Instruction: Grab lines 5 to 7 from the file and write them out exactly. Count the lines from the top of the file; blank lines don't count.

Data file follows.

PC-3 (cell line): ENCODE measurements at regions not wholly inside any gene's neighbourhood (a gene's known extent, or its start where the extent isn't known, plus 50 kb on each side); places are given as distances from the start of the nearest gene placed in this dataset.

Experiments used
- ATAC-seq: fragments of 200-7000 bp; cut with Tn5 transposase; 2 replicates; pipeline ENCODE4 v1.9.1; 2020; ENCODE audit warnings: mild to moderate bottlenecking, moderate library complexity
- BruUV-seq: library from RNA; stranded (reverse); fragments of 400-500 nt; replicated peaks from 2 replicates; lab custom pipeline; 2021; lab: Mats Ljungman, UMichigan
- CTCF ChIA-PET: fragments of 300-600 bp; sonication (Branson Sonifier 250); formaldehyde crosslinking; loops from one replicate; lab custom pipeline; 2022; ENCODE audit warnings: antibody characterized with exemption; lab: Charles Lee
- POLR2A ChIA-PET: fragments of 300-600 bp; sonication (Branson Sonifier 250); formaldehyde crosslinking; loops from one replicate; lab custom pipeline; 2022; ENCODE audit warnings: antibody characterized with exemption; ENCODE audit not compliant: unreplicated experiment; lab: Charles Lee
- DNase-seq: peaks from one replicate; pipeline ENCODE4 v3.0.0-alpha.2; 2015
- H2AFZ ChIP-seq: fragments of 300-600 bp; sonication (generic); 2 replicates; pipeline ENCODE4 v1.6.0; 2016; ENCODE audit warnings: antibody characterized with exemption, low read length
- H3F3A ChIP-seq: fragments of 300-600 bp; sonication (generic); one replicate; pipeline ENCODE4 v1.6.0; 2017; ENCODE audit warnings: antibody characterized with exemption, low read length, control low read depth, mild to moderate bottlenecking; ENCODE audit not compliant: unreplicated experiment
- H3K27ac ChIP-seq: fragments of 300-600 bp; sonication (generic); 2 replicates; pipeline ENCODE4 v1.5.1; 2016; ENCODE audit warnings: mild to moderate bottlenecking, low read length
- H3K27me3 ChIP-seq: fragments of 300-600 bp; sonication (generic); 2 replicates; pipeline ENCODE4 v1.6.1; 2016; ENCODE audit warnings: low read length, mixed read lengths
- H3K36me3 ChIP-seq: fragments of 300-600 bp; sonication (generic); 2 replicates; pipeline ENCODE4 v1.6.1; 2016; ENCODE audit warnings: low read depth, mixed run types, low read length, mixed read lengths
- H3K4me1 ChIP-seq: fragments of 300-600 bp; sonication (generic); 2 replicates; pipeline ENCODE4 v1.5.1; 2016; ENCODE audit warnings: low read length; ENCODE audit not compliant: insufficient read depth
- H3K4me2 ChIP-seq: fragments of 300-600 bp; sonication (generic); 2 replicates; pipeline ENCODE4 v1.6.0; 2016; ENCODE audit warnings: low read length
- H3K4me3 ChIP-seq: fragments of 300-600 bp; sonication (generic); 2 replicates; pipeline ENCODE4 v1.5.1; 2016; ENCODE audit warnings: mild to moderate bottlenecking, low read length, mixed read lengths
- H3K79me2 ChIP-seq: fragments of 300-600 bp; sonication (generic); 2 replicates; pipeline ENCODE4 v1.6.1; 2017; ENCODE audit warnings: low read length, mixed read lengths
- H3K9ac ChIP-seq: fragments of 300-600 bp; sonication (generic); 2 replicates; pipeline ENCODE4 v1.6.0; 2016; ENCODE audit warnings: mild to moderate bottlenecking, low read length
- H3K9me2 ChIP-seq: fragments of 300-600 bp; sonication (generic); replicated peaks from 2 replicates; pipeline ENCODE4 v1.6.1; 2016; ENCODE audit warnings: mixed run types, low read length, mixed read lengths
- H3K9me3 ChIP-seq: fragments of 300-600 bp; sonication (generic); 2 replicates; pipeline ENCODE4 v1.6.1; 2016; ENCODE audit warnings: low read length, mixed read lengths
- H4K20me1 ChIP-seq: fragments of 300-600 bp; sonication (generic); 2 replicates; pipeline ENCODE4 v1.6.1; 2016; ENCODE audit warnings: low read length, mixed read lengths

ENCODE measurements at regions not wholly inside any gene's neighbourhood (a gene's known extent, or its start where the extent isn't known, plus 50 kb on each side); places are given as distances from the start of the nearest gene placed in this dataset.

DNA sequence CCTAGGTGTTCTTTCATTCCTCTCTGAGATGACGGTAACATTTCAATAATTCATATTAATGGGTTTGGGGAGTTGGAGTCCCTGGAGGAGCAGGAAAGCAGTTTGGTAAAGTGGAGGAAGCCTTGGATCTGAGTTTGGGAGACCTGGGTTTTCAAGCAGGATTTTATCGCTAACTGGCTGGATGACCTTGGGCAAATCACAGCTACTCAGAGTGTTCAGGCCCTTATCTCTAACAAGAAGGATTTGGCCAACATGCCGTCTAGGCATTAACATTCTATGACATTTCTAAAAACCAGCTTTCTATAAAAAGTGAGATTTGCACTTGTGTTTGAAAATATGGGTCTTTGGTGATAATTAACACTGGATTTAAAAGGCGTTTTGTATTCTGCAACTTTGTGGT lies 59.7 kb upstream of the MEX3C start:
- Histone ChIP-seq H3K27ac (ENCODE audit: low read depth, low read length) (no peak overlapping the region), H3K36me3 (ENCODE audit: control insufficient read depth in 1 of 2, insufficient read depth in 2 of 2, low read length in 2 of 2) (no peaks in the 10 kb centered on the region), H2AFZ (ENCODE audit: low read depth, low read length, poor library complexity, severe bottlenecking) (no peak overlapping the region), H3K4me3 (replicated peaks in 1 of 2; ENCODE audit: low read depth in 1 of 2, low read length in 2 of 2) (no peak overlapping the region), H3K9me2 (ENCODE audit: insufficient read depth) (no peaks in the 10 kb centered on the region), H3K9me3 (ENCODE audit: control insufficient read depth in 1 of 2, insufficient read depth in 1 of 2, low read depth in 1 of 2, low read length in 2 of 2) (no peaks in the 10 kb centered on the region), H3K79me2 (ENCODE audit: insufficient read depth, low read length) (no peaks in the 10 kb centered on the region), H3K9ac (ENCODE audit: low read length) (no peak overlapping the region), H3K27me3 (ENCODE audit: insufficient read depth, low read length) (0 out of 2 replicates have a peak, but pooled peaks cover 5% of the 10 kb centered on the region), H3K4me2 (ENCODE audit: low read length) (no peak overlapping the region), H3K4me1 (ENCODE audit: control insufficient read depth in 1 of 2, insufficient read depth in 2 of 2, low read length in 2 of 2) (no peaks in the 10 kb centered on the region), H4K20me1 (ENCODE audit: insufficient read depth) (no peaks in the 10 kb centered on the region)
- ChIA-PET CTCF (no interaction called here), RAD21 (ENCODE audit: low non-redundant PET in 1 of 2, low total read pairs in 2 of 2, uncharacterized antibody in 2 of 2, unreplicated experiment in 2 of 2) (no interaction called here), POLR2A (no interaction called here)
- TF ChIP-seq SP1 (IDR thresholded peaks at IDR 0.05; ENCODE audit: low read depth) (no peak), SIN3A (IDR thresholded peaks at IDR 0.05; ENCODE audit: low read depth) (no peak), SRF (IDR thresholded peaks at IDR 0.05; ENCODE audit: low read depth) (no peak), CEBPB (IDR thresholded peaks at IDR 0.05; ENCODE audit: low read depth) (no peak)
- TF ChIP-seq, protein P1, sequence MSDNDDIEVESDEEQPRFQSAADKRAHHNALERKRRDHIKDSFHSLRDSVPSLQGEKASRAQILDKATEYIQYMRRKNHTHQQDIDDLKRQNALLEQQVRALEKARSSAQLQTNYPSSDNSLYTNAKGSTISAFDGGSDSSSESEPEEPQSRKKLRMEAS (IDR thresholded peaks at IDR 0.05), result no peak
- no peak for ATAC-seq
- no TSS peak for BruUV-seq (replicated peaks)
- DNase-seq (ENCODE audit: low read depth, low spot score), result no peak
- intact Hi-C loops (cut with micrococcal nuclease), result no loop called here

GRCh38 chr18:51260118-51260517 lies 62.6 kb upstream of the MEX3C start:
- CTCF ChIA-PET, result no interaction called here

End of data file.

- CTCF ChIA-PET: fragments of 300-600 bp; sonication (Branson Sonifier 250); formaldehyde crosslinking; loops from one replicate; lab custom pipeline; 2022; ENCODE audit warnings: antibody characterized with exemption; lab: Charles Lee
- POLR2A ChIA-PET: fragments of 300-600 bp; sonication (Branson Sonifier 250); formaldehyde crosslinking; loops from one replicate; lab custom pipeline; 2022; ENCODE audit warnings: antibody characterized with exemption; ENCODE audit not compliant: unreplicated experiment; lab: Charles Lee
- DNase-seq: peaks from one replicate; pipeline ENCODE4 v3.0.0-alpha.2; 2015